Watch this video to see two completed rocking chairs as I share my final thoughts about this wonderful Thos. Moser design.
The arm spread of the first chair was too wide for my wife. The back flexes slightly and ideally the arm is positioned to lightly brush against the side of the back spindle.
I had already drilled the holes on the second seat blank, so I plugged those holes and drilled new holes with less splay. Unfortunately, I failed to splay the inner most arm spindle hole enough to clear the outermost back spindle. This forced me to position the back of the arm directly against the front of the back spindle. There is a very slight chance of pinching with this configuration.
I designed two different arms for the modification. The right arm is straight on the inside edge. It provided the narrowest arm spread, but was not visually pleasing. The left arm was my choice. The blank is 1/2” wider and allowed for a slight curve on the inside edge.
Close-up of the right arm. Notice the very slight radius cut at the end of the arm. This not only looks better, but is more comfortable to wrap your hand around while rocking. I missed this detail on the first chair. I’m considering cutting the radius and refinishing the arms on the first rocker since it’s the one I use!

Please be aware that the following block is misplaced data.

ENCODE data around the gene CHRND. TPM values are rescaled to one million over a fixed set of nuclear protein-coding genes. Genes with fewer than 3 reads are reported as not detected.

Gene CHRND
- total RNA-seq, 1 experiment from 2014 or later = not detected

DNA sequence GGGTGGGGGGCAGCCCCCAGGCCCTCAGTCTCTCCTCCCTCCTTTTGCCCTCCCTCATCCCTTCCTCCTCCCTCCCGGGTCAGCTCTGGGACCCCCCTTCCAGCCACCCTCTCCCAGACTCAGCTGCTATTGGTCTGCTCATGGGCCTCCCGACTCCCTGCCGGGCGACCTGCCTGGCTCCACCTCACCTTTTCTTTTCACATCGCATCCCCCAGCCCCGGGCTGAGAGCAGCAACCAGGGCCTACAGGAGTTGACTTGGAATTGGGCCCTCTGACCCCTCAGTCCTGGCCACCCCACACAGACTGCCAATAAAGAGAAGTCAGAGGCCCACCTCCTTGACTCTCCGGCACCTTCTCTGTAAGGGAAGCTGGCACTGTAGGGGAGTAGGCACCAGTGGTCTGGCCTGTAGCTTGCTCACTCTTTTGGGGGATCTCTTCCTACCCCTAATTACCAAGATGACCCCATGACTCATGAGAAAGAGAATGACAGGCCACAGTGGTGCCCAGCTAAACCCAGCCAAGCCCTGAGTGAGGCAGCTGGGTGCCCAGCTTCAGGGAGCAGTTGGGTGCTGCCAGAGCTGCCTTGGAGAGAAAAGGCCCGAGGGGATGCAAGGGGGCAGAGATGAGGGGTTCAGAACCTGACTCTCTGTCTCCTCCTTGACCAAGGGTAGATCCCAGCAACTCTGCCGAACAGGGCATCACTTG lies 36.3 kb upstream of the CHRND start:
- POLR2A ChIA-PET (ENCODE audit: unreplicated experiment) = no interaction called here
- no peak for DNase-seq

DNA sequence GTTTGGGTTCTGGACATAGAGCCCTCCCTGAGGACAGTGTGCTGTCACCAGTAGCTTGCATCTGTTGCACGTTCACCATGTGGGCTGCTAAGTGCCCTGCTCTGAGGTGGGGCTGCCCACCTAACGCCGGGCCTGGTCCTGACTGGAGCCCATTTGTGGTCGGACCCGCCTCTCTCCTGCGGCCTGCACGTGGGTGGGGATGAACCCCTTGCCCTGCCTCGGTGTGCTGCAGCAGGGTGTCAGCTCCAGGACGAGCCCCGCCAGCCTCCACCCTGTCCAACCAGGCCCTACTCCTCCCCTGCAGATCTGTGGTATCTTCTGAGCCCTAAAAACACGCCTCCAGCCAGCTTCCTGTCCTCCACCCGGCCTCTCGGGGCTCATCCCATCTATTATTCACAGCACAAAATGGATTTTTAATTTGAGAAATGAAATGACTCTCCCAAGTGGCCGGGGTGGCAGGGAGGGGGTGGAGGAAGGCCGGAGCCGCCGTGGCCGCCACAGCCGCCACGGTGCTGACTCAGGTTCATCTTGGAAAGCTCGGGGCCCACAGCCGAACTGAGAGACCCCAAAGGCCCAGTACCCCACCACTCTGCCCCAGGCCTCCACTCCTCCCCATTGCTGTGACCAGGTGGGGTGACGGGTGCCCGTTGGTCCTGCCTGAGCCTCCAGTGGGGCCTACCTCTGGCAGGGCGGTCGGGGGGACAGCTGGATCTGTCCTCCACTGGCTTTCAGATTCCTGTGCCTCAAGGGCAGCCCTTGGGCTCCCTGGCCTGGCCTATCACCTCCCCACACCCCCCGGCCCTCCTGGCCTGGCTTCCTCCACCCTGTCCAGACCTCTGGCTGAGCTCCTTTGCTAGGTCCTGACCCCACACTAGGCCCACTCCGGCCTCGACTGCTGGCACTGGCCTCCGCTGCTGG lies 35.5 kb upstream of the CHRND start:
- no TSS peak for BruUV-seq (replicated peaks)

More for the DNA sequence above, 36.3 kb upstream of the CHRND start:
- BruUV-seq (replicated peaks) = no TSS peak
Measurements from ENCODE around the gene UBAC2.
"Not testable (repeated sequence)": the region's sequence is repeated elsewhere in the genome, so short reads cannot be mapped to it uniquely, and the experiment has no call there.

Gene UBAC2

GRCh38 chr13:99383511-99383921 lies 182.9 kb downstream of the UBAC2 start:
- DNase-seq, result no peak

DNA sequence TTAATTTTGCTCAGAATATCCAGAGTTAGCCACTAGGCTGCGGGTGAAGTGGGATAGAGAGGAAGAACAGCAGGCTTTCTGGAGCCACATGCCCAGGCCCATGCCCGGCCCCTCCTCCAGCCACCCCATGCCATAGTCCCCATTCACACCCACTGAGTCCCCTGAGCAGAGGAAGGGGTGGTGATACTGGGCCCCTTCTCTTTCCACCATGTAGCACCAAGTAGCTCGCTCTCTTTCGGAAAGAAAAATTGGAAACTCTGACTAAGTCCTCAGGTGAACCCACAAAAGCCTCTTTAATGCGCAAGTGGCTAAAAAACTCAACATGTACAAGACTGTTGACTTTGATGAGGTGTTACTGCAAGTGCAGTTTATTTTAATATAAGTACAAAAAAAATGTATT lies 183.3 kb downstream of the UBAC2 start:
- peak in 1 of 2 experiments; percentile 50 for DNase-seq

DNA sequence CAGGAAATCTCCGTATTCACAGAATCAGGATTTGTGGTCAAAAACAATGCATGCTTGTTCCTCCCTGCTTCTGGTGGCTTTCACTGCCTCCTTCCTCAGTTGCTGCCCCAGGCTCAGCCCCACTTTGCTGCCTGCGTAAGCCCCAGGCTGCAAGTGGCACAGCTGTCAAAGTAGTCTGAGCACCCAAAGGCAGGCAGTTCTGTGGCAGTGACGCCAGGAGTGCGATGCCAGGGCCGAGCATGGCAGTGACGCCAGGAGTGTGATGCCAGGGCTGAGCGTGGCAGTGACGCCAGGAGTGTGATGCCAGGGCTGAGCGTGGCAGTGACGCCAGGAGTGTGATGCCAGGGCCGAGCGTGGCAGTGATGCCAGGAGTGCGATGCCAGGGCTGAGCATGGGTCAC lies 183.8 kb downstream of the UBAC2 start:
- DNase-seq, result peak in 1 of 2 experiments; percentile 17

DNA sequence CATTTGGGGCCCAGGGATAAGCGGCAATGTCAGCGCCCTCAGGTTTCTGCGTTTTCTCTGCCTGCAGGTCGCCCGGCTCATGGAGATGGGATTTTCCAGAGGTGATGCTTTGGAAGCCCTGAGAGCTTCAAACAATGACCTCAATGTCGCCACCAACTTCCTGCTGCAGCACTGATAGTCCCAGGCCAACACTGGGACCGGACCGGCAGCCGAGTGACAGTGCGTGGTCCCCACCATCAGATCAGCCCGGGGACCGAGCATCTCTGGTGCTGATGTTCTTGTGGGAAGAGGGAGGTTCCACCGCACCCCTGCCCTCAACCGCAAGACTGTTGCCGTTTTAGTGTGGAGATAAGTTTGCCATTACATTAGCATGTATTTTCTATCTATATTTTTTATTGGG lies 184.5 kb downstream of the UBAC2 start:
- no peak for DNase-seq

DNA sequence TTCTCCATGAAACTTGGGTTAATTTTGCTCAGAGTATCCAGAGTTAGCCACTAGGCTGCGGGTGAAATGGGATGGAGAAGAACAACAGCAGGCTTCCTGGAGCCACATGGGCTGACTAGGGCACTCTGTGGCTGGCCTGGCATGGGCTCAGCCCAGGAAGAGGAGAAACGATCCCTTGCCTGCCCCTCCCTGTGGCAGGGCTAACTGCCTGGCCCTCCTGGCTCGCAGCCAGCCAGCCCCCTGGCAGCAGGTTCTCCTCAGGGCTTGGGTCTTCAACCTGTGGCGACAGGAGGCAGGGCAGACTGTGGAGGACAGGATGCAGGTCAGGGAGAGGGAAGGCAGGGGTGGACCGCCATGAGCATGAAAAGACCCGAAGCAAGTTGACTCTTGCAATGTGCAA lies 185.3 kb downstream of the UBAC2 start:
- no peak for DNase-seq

View of both arms.
View of top crest.
View of back.
View of side.
Close-up view of side.
I applied three coats of Minwax Wipe-On Polyurethane to both chairs. It provided good build-up without looking like plastic. I used a small cotton rag for application and this was perfect for all of the nooks and crannies in a project like this. I may apply wax after the finish has cured a bit longer.
Part of the way through the first chair, I began to experiment with Titebond’s Liquid Hide Glue. Wow, I can’t say enough about how much easier complex assemblies are when using this glue. Parts don’t seize up and there is plenty of working time to twist a spindle here or there at your leisure. Excess glue clean-up is pretty easy as the glue scrapes and sands quite well. It doesn’t leave a white spot under the finish like yellow glue does. Apparently, parts can be disassembled with the application of heat and moisture if repairs need to be done down the line.
We absolutely love these chairs. I’m building two small foot stools that will tuck under each chair. I also plan to build a shaker-style end table with tapered legs. This furniture is the first thing guests see when they walk through our front door. I like that!
-- Mark, Minnesota